Seth Baum, MD, and Erin Michos, MD, MHS, discuss pediatric diagnosis of homozygous FH.
Seth Baum, MD: If we look specifically at the diagnosis of homozygous [Ho]FH [familial hypercholesterolemia] in children, there are additional complexities that go beyond making the diagnosis in adulthood. The most obvious one is, what a terrible diagnosis for a kid and his parents. These are children who, at the time of diagnosis, nearly 50% have established ASCVD [atherosclerotic cardiovascular disease] and they’re [younger than age] 10 years. There are children who have [died] from a heart attack. Children who have had bypass surgery before the age of 10. This is a disease we ordinarily think of as an adult disease when it presents or when it’s identified in childhood, it’s emotionally incredibly challenging. We also have issues with therapeutics; we don’t have perhaps the same number of therapeutics in childhood as we would in adulthood. And multiple drugs are required in this scenario. Another thing that was identified from the FH Foundation’s Cascade FH Registry was that the LDL [low-density lipoprotein] levels of children who are identified far exceed the LDL levels of adults when they’re identified. So, children had a median LDL level of 775 at the time of diagnosis while adults was 533. [That is] almost 250-mg/dL delta there, so, why is that? Well, that is probably because we’re identifying only the most severe of the children. We’re missing a lot of children who have [HoFH]. Part of the problem is that we’re not typically following the guidance of our pediatric guidelines and other guidelines, which are that any children of people with FH or children of parents with premature heart disease should have their LDLs checked at the age of 2. We require universal LDL screening between 9 and 11 but [if there is] a family history of FH or premature heart disease, we should be checking it too. If we did that, we’d identify all of these children at the age of 2. So, we’re really missing the boat there. And when we think about the fact that early diagnosis is critical, early treatment is critical, and aggressive treatment critical, we are missing a tremendous opportunity to diagnose [HoFH] at the proper time and to stave off cardiovascular events as we could. I’d also state that this is a genetic disease. And what does that mean? That means that these children are bathing in LDL in utero. And we’ve done studies that have measured LDL in utero. And LDL levels in these kids have been identified as over 500 mg/dL. So, the risk is accruing even prior to birth in these children with [HoFH].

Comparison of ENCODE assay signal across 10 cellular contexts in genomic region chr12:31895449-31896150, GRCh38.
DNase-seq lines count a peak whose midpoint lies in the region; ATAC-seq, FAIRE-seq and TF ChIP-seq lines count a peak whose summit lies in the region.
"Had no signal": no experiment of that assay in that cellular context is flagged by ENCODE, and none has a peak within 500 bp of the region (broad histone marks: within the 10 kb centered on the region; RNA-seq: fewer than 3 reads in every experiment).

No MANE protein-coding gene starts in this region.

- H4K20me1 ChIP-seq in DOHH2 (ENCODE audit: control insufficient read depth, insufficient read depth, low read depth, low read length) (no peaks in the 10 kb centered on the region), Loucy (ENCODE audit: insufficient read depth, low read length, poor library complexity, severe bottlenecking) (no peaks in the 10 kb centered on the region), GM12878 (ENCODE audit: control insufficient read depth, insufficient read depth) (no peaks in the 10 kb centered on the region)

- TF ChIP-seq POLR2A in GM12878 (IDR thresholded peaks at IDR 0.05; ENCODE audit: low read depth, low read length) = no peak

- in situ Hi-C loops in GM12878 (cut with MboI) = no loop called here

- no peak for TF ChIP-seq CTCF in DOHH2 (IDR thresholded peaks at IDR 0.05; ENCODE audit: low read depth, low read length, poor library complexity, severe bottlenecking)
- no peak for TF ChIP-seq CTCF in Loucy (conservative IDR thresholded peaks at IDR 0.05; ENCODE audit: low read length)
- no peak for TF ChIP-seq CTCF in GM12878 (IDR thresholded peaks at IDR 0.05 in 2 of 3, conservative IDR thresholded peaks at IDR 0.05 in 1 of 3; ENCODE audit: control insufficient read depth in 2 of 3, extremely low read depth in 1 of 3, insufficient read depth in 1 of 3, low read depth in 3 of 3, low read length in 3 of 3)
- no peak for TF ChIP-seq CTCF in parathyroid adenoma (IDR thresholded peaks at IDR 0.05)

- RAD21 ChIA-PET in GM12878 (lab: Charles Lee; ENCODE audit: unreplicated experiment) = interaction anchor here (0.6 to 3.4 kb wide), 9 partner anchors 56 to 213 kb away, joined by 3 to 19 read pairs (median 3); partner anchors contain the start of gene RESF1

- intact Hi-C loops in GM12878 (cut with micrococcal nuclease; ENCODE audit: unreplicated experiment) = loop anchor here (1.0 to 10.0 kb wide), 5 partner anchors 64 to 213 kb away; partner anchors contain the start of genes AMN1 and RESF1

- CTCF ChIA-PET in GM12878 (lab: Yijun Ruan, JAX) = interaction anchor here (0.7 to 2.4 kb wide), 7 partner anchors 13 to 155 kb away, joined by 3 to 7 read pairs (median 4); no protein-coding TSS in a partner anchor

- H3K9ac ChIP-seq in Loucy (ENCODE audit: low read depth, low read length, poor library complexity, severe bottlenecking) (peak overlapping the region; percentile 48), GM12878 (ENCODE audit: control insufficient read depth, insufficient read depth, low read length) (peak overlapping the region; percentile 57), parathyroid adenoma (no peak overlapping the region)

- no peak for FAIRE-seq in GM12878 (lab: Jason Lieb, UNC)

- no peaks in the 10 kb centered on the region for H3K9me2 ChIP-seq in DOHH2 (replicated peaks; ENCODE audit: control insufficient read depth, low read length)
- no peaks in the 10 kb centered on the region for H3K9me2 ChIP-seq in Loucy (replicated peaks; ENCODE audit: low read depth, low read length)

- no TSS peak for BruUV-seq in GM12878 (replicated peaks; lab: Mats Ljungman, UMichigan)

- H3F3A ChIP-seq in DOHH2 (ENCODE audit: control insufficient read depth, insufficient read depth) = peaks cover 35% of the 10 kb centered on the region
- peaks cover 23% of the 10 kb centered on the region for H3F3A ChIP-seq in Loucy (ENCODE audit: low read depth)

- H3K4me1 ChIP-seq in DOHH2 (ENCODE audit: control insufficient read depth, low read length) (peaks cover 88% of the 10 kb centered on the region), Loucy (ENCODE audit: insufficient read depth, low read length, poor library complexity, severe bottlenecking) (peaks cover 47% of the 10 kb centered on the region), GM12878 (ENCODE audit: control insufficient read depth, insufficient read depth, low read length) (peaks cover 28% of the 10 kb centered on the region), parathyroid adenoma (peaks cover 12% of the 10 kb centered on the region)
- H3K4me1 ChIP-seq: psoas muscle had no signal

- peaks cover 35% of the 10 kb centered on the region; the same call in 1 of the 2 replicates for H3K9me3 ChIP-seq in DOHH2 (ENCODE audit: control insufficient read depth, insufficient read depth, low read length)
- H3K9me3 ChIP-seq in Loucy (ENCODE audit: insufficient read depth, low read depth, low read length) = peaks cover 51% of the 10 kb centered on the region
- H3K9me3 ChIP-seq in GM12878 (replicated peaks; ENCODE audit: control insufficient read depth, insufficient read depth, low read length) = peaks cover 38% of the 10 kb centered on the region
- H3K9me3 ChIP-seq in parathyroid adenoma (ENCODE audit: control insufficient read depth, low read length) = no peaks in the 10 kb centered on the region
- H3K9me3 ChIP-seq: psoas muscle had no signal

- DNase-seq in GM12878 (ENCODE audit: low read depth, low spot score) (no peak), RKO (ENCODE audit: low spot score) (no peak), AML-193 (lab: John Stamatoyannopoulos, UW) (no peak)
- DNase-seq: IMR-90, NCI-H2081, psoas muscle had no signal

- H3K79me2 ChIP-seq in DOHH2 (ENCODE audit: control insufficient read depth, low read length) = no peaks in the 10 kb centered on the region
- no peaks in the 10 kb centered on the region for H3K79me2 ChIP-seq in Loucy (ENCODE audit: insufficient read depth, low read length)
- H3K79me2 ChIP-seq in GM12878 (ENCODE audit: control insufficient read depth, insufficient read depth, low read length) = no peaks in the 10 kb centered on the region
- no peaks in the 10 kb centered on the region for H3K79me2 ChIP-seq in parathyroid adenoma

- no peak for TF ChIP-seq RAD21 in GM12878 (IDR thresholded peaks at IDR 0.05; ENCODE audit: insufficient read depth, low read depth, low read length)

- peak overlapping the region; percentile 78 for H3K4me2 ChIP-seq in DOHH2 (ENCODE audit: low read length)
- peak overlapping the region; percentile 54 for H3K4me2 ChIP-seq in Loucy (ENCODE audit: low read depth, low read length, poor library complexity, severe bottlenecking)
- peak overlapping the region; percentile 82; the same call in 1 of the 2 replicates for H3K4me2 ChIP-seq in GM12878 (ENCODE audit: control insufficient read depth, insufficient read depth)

Erin Michos, MD, MHS: It’s so important that patients with [HoFH] get diagnosed early in childhood. You know, as I mentioned, left untreated children as young as 4 years of age may suffer a heart attack or even sudden death. This really highlights the urgency to identify and treat patients with extremely high-risk conditions. So, first of all, I want them to be diagnosed early so that they’re able to survive to adulthood and be able to see me. These extreme elevations and LDL could be 4 to 5 times higher than in the general population. Some of the challenges are that it can be difficult to reach optimal LDL levels, especially in the pediatric population. Many multiple lipid-lowering medications are required at maximally tolerated doses but many have not been adequately studied in the pediatric population. Assuming the diagnosis is made at a young age, pravastatin is approved as young as the age of 8, the other statins not until age 10. Acetamide can also be considered in the pediatric population. PCSK 9 inhibitors, evolocumab is the one approved and homozygous FH and can be initiated as young as 10 and then even knock them out which we’ll talk more about has an FDA label for [HoFH] 12 years and older, but it’s currently undergoing urgent review by the FDA for evaluation of use in children ages 5 to 11. Hopefully, we’ll have some decisions on that. But yes, it’s very important that these children are treated early to help ward off and mitigate this early onset upper spot of cardiovascular disease because this really affects their long-term prognosis in terms of their freedom for morbidity and ultimately their survival.
Transcript edited for clarity.